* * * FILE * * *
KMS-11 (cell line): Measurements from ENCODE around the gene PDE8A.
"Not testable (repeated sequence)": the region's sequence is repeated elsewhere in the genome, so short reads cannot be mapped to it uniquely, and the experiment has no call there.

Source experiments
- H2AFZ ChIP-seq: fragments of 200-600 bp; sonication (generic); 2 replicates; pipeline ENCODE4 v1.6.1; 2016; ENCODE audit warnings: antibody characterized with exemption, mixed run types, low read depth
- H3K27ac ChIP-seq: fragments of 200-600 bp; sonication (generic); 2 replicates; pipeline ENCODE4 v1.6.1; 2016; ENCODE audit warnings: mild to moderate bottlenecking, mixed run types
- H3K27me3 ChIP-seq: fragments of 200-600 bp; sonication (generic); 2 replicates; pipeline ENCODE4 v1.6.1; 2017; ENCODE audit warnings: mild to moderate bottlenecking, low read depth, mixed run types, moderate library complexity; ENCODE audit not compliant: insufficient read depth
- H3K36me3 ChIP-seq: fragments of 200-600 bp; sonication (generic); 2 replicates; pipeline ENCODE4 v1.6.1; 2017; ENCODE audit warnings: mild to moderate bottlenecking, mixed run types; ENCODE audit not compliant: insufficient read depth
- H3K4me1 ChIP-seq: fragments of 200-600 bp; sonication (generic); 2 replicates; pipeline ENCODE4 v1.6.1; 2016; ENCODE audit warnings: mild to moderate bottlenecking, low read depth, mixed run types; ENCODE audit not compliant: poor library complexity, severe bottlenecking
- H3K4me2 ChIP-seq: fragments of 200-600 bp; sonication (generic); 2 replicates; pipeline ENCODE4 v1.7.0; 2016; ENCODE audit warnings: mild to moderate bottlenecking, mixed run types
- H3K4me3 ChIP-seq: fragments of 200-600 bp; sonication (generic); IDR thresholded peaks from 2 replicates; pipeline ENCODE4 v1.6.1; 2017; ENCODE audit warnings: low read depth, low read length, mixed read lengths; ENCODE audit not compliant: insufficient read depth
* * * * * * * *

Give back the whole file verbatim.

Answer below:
KMS-11 (cell line): Measurements from ENCODE around the gene PDE8A.
"Not testable (repeated sequence)": the region's sequence is repeated elsewhere in the genome, so short reads cannot be mapped to it uniquely, and the experiment has no call there.

Source experiments
- H2AFZ ChIP-seq: fragments of 200-600 bp; sonication (generic); 2 replicates; pipeline ENCODE4 v1.6.1; 2016; ENCODE audit warnings: antibody characterized with exemption, mixed run types, low read depth
- H3K27ac ChIP-seq: fragments of 200-600 bp; sonication (generic); 2 replicates; pipeline ENCODE4 v1.6.1; 2016; ENCODE audit warnings: mild to moderate bottlenecking, mixed run types
- H3K27me3 ChIP-seq: fragments of 200-600 bp; sonication (generic); 2 replicates; pipeline ENCODE4 v1.6.1; 2017; ENCODE audit warnings: mild to moderate bottlenecking, low read depth, mixed run types, moderate library complexity; ENCODE audit not compliant: insufficient read depth
- H3K36me3 ChIP-seq: fragments of 200-600 bp; sonication (generic); 2 replicates; pipeline ENCODE4 v1.6.1; 2017; ENCODE audit warnings: mild to moderate bottlenecking, mixed run types; ENCODE audit not compliant: insufficient read depth
- H3K4me1 ChIP-seq: fragments of 200-600 bp; sonication (generic); 2 replicates; pipeline ENCODE4 v1.6.1; 2016; ENCODE audit warnings: mild to moderate bottlenecking, low read depth, mixed run types; ENCODE audit not compliant: poor library complexity, severe bottlenecking
- H3K4me2 ChIP-seq: fragments of 200-600 bp; sonication (generic); 2 replicates; pipeline ENCODE4 v1.7.0; 2016; ENCODE audit warnings: mild to moderate bottlenecking, mixed run types
- H3K4me3 ChIP-seq: fragments of 200-600 bp; sonication (generic); IDR thresholded peaks from 2 replicates; pipeline ENCODE4 v1.6.1; 2017; ENCODE audit warnings: low read depth, low read length, mixed read lengths; ENCODE audit not compliant: insufficient read depth